The fourth referendum to be voted on was the Basic Needs and Aid Referendum (BNAR), presented by Vice President of Campus Internal Affairs Jose Cortez-Hernandez. The BNAR aims to address the current “understaffed and short-houred state” of the R’Pantry at UCR, which “supplies food to food-needy students.” Specifically the BNAR would establish “longer hours, more staff and a permanent location” for the R’Pantry as well as a student fee of $5 directed towards funding the R’Pantry, with “$83,000 directed towards student aid” according to Cortez-Hernandez.
Cortez-Hernandez also explained that once UCR establishes R’Pantry as a reliable resource for food-needy students, GCAP aims at expanding the idea to other UCs. He also said that his team “changed the language (of documents referring to the referendum) to ‘basic needs’ (as opposed to ‘food insecurity’) because food insecurity won’t last forever.” The motion was passed unanimously 11-0-0.
The next referendum was the Tartan Reinstatement Referendum (TRR), submitted by Jolie Parnell and presented by Elections Director Laura Pullen. The TTR asks for a $5 increase in fees to fund a program that would provide students “practical experience in media production and documenting historical events.” However according to ASUCR Executive Director Laurie Sinclair, the language of the document was “incomplete,” missing eight items that submitted referenda required. Ultimately the TTR was “suspended indefinitely” by an unanimous vote of 11-0-0 and will not be present on the student ballot this April.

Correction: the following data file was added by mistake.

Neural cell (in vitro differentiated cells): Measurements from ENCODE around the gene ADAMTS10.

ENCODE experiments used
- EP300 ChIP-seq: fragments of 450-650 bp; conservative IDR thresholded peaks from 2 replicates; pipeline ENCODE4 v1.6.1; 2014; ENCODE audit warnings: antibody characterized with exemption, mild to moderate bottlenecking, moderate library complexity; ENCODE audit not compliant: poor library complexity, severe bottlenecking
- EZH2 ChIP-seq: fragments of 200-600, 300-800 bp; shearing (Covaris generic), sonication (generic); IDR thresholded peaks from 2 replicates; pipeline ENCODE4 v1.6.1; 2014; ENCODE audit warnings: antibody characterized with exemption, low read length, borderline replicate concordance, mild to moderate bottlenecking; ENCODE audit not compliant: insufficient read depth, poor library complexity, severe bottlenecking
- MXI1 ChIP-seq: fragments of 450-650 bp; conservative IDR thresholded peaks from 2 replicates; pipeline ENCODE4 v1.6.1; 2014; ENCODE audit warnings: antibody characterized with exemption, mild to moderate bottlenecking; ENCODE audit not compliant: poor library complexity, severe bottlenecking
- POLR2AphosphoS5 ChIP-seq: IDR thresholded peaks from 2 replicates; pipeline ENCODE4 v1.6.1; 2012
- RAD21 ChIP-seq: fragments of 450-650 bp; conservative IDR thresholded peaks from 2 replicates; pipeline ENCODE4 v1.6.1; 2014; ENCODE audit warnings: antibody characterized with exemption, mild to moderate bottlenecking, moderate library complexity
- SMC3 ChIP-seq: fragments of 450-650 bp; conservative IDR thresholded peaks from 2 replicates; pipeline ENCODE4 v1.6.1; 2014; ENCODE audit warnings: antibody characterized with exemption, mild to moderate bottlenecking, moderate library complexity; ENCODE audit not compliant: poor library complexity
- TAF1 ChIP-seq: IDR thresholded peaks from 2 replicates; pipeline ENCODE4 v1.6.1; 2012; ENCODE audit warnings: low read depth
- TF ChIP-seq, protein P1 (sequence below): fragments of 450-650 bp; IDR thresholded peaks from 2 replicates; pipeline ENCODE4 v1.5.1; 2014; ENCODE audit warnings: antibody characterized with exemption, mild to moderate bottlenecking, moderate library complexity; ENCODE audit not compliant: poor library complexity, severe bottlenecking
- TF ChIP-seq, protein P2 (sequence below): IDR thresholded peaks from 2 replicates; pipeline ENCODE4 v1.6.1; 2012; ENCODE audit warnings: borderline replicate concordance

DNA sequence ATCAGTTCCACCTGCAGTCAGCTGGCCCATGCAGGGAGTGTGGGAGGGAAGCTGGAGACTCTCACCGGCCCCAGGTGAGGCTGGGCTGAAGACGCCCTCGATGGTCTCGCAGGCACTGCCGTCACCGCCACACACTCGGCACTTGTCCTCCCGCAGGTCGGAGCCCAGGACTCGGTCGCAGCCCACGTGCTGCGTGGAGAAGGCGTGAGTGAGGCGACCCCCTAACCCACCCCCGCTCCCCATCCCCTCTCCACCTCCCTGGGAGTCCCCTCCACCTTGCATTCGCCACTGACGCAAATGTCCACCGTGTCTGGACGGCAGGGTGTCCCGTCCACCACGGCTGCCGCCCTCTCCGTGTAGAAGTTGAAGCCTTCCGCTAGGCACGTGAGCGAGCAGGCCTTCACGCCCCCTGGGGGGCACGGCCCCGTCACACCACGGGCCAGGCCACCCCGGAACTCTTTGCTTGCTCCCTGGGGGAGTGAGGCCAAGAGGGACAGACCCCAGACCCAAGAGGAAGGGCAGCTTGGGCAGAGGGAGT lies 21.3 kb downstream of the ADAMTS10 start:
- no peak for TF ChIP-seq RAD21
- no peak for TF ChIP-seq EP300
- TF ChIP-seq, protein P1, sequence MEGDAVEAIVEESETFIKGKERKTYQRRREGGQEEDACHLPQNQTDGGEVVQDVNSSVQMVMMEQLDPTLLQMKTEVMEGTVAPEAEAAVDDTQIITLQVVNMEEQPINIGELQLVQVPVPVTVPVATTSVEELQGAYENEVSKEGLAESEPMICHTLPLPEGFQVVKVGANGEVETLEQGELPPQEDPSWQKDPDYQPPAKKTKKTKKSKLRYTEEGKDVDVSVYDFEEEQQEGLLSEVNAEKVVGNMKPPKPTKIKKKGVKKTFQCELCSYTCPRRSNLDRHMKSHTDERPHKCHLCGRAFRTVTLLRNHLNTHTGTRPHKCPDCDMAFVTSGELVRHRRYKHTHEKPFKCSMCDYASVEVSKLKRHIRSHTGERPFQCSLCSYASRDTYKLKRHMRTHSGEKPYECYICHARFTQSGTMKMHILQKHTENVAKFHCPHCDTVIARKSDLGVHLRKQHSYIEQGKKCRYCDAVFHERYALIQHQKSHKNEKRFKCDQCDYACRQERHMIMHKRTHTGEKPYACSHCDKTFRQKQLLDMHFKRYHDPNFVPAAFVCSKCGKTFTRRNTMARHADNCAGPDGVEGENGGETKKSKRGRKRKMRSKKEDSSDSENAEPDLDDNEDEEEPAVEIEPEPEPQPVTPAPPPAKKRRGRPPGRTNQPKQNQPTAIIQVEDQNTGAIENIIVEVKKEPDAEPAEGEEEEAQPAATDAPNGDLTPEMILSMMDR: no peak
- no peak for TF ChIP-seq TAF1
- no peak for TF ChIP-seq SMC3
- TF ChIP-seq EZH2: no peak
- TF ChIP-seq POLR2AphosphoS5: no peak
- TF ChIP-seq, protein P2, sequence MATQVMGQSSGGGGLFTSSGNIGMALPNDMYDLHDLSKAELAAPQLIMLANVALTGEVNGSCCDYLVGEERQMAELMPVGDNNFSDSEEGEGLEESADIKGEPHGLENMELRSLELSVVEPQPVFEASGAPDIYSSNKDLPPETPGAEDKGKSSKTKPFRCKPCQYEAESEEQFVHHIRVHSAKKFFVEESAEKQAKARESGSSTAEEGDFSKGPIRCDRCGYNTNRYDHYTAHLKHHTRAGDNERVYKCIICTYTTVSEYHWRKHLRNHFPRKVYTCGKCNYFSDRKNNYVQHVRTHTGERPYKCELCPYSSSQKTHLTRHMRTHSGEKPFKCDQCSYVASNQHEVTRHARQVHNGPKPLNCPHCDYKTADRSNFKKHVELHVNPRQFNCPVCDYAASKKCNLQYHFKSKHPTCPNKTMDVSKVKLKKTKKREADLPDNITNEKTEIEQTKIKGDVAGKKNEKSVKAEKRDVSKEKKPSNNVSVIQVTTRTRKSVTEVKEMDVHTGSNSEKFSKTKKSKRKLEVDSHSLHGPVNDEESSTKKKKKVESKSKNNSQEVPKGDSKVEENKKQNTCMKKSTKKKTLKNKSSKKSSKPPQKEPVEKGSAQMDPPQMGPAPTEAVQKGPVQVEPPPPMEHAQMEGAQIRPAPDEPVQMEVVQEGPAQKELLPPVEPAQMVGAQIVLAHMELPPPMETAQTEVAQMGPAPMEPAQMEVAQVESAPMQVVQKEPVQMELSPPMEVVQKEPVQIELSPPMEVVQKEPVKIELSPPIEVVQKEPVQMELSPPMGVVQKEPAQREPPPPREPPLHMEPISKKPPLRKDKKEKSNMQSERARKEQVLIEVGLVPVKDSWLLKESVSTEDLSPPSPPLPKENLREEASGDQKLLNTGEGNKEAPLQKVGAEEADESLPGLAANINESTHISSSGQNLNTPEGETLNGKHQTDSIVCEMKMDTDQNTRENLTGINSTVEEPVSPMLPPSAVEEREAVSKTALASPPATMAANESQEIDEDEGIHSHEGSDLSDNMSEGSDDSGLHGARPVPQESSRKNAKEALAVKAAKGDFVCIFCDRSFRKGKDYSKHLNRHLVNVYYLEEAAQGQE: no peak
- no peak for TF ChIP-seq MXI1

The last discussed referendum was the Highlander Abroad Referendum (HAR), presented by ASUCR President Semi Cole. The HAR requests that students pay a fee of $2 a quarter, with 50 cents directed back to student aid, that would “supply scholarship support to those abroad.” Cole specified that the money would go to the UC Education Abroad Program (UCEAP) office at UCR and would be managed by a “team of expert directors that determines who receives the money based on holistic review.” Cole also explained that the HAR was made in part because “there’s not a lot of scholarships for students on this campus, by this campus.” The referendum was passed 11-0-0.
The meeting was adjourned at 8:12 p.m. The ASUCR Senate meetings are held every Wednesday at 6:30 p.m. in HUB 221.